Reading guide for Vita by Melania G. Mazzucco

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Vita
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  • First Published:
    Sep 2005, 448 pages
    Paperback:
    Sep 2006, 448 pages

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Please be aware that this discussion guide may contain spoilers!

About This Book
A family epic, a love story, and a fascinating new image of America at the dawn of the twentieth century, Vita conveys a lost world that sparks the imagination as well as the heart. Just as the novel's characters unlock one another's secrets, readers will find much to discover and discuss in each captivating chapter. This guide is designed to enhance the experience of reading groups and individuals in exploring Vita. We hope that the following questions will enrich your reading of Melania G. Mazzucco's extraordinary novel.

Introduction
A major bestseller in Italy and the winner of that country's most prestigious literary award, Vita brings to life three generations striving to reconcile ambitious dreams and haunting memories. A marvelous transatlantic journey, this is the great story of Italian immigration to America.

At the center of the novel are Vita and Diamante, childhood friends whose loyalty was sealed during their treacherous voyage from Italy to Ellis Island at the turn of the century. Vita's father runs a decrepit boarding house in lower Manhattan, where shady tenants invent ruthless means of survival in a harsh world of criminality. Yet Vita and Diamante believe in the promise of America, a promise that will lead Diamante west, laboring in an industry rigged to imprison him. Remaining in the city, Vita will learn how to thrive on danger, immersed in clandestine worlds that are all too eager to claim this spirited and beautiful young woman for themselves. When Vita and Diamante are at last reunited, they spin an altered, world-wise dream, which will remain etched in their identities for the rest of their lives. Future generations-including a World War II soldier touring his mother's ravaged hometown, and an award-winning writer who is wary of the States - will try to retrace the fate of these two extraordinary immigrants. Each clue they unearth raises a tantalizing question, while Vita's tales gently simmer between truth and legend.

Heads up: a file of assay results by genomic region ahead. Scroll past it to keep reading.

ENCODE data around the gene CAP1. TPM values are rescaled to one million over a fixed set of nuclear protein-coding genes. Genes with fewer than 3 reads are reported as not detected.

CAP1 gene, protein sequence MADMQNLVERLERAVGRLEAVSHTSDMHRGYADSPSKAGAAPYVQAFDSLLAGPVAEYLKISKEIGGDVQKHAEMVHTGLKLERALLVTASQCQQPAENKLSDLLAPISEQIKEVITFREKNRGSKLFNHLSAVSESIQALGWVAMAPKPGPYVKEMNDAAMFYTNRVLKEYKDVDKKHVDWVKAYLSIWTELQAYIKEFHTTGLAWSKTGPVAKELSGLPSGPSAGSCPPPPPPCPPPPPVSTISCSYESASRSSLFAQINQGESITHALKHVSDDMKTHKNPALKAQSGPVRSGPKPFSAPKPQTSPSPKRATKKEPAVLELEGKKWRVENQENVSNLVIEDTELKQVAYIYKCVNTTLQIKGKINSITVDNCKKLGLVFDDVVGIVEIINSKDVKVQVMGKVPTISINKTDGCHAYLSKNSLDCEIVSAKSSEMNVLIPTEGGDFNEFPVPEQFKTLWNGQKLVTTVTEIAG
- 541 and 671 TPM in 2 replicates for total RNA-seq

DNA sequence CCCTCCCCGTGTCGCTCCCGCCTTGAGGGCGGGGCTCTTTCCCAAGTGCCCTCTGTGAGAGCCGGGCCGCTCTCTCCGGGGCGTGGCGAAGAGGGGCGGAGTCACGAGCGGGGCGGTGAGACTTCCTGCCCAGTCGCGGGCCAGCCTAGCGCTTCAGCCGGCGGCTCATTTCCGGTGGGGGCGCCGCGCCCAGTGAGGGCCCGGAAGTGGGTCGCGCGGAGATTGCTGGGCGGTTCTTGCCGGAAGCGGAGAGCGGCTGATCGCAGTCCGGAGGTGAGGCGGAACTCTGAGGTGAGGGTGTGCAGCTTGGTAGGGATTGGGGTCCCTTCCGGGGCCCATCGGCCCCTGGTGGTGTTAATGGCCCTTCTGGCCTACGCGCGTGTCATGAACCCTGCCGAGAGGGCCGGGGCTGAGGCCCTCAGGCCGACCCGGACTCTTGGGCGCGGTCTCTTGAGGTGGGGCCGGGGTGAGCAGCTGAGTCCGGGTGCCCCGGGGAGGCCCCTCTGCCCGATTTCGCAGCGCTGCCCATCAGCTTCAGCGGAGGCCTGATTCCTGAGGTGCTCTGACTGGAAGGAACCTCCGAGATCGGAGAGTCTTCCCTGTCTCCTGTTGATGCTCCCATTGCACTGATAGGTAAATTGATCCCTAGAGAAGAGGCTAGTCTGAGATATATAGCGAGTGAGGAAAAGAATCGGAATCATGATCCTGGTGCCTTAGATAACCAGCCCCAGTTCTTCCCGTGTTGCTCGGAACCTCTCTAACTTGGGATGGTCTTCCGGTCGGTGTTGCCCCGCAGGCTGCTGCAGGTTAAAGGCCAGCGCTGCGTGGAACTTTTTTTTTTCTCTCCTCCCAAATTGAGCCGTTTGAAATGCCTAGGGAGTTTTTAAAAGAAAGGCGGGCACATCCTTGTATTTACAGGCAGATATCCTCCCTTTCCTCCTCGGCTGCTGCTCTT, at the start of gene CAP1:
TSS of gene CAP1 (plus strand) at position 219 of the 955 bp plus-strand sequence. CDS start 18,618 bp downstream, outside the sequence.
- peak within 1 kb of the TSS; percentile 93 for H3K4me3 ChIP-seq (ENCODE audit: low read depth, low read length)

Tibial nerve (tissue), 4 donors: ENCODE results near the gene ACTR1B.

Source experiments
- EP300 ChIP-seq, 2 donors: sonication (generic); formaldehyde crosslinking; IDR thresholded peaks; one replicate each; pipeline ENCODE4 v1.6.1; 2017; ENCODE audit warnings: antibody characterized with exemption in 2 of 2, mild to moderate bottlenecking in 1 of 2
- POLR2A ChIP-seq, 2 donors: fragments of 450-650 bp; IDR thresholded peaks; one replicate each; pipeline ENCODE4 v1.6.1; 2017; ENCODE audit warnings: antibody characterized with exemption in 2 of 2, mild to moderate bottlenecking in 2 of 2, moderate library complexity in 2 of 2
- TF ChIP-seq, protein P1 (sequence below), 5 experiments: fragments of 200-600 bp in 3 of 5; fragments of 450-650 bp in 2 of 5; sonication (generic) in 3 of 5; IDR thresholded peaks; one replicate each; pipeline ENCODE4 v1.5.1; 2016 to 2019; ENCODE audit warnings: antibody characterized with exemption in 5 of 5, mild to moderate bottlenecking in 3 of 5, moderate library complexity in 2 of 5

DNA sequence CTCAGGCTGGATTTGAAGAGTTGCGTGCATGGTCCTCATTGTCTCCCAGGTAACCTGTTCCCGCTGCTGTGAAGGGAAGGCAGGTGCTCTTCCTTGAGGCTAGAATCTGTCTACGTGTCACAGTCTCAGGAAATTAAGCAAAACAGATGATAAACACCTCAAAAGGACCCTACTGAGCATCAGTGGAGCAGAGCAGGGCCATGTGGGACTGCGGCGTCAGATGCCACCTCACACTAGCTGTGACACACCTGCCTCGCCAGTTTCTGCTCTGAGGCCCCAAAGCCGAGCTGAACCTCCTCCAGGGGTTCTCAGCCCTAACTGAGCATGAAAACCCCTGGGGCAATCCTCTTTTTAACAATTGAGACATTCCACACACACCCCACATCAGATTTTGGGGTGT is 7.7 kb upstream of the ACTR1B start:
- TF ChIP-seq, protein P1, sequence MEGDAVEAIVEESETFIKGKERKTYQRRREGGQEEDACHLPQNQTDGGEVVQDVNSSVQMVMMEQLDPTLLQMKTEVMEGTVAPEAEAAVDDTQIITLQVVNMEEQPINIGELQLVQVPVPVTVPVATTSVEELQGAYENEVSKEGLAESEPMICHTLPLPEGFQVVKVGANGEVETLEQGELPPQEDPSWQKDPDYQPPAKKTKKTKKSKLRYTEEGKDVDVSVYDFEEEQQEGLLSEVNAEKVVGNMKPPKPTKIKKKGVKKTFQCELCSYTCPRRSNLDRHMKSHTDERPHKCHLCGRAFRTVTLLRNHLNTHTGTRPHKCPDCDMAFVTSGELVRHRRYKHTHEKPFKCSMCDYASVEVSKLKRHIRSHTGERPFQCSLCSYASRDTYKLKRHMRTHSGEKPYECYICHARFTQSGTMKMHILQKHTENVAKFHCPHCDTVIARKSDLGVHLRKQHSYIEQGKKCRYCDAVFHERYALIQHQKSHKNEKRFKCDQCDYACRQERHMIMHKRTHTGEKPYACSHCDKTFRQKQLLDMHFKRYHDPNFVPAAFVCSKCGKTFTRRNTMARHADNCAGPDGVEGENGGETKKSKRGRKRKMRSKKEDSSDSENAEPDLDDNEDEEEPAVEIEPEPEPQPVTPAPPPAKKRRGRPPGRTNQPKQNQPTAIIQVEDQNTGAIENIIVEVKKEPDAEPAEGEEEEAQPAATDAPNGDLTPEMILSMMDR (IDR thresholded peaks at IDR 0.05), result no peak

Questions for Discussion
  1. What is the effect of the novel's opening scene, in war-ravaged Tufo? What significance did it have for you once you reached the last chapter? How does the author's approach to the three timelines enhance her storytelling?
  2. How would you characterize Vita's relationship with her brother, Nicola (Coca-Cola)? Are family ties meaningful in Agnello's house?
  3. When the narrator apprehensively makes her first trip to the United States at age thirty, what does she discover? Does Little Italy retain any traces of Vita and Diamante's experience when they arrived there nearly one hundred years before? What compels the narrator (and all genealogists) to dig for details about ancestry?
  4. How does Vita's Prince Street community compare to other immigrant neighborhoods featured in fiction? What events are unique to the Italian-American immigrant experience?
  5. Why does Diamante lie to his parents in his letters home? What consequences would there have been had they known the truth? How is he affected by this separation from them? Throughout her life, how is Vita affected by living so far away from her mother?
  6. How do the author's descriptions of the Black Hand differ from stereotypes about organized crime? Is Vita more immune to intimidation than her father was?